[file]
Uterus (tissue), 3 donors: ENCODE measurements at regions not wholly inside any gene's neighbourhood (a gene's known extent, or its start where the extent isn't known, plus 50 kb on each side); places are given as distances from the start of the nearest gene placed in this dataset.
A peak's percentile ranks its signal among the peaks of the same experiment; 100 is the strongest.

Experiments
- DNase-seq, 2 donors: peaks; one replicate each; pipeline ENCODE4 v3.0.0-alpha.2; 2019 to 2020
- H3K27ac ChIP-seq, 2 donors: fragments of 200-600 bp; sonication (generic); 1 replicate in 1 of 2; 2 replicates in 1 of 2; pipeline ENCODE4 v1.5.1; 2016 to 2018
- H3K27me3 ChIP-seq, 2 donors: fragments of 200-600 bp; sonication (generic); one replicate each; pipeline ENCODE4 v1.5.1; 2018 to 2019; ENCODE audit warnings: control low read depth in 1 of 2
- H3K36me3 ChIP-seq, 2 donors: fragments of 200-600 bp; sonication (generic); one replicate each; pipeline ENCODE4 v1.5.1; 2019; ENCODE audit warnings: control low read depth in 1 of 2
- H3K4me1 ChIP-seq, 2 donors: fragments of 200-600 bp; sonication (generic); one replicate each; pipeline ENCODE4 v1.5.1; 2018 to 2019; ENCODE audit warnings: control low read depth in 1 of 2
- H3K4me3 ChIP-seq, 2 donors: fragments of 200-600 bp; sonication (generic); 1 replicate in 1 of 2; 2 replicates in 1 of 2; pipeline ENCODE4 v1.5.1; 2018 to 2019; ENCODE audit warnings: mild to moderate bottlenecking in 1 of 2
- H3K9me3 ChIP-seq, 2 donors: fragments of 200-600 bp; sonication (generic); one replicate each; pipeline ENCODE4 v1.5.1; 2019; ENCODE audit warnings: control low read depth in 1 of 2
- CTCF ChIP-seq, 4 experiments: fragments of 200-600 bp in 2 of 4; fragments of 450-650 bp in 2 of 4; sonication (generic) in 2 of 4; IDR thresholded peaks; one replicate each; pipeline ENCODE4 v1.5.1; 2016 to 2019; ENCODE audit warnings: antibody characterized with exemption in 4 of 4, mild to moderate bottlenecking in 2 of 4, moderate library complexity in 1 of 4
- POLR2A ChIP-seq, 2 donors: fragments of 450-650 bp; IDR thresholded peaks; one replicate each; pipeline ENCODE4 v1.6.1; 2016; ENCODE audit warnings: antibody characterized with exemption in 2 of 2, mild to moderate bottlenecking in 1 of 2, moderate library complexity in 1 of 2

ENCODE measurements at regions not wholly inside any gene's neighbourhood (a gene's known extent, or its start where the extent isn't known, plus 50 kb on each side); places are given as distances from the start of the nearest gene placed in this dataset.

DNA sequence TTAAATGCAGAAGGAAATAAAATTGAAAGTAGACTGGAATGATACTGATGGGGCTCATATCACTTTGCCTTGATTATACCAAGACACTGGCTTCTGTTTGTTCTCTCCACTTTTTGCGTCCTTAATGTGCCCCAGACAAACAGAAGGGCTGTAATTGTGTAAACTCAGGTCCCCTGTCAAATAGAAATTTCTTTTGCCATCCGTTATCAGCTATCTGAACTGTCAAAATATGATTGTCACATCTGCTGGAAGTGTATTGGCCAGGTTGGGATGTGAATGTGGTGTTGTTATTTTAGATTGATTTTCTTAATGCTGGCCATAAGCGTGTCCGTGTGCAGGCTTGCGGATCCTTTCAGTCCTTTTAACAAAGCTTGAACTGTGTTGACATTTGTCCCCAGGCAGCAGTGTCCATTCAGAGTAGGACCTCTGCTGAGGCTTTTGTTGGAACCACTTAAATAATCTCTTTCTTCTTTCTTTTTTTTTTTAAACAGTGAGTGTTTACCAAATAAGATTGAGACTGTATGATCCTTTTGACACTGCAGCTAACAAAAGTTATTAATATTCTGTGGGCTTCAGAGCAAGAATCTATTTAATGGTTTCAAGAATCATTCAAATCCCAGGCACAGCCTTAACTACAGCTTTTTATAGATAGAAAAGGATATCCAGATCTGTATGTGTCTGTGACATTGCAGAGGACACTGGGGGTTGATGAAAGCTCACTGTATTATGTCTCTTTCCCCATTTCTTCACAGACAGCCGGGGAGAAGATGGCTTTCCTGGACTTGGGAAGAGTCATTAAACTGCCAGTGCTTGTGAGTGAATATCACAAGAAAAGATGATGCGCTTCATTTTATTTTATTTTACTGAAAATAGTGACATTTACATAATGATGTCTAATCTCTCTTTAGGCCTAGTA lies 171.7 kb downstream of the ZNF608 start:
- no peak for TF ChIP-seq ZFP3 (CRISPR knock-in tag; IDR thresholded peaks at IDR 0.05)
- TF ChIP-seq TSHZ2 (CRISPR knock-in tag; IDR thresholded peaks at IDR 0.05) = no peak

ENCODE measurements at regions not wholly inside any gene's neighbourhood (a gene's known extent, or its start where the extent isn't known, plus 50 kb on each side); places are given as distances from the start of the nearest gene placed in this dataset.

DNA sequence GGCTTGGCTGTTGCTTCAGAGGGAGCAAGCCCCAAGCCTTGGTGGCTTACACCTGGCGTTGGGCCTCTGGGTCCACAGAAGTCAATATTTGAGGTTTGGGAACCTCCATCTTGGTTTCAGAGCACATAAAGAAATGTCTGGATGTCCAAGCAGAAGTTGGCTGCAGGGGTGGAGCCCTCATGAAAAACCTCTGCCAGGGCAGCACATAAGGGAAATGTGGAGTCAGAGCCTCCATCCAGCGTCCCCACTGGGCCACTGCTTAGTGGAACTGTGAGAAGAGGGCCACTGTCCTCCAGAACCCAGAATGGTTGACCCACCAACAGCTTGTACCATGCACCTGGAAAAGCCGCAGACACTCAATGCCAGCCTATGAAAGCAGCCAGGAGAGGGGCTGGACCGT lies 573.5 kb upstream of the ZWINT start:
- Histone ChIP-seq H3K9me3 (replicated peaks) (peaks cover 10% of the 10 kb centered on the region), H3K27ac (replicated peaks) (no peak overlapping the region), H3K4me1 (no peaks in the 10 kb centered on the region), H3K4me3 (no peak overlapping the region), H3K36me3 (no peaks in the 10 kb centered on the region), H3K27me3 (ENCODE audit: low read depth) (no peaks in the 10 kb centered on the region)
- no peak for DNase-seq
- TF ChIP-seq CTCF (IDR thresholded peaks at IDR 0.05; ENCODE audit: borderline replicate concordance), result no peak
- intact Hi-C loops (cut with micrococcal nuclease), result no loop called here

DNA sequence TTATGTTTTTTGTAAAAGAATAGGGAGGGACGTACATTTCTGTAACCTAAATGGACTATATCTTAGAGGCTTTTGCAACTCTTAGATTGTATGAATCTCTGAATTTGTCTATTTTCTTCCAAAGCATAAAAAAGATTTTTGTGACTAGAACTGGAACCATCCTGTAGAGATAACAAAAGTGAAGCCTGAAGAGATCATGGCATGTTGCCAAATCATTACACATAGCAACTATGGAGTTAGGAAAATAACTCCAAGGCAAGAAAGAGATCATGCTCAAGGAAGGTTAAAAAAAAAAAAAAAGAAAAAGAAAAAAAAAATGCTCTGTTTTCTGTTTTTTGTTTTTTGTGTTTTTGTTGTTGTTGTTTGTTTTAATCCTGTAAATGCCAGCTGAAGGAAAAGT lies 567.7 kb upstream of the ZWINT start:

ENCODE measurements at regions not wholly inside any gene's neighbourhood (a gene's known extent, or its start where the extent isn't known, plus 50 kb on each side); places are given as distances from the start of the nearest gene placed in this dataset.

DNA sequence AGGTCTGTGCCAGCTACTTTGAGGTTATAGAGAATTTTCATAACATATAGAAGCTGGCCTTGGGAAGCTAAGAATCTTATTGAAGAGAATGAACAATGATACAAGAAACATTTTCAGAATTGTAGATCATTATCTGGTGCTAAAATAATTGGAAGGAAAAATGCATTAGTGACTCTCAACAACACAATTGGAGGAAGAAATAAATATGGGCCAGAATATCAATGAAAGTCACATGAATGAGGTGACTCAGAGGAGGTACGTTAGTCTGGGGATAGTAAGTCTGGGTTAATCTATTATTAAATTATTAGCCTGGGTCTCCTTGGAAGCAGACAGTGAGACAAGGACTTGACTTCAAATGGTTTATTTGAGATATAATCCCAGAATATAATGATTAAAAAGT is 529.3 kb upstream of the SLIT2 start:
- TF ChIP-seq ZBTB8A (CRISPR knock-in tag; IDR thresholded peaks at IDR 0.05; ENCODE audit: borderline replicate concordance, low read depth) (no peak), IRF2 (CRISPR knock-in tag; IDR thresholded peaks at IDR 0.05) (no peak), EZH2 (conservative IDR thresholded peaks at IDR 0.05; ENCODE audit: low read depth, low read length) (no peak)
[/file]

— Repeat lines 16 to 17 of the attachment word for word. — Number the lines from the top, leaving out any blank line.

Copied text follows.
- TF ChIP-seq TSHZ2 (CRISPR knock-in tag; IDR thresholded peaks at IDR 0.05) = no peak

ENCODE measurements at regions not wholly inside any gene's neighbourhood (a gene's known extent, or its start where the extent isn't known, plus 50 kb on each side); places are given as distances from the start of the nearest gene placed in this dataset.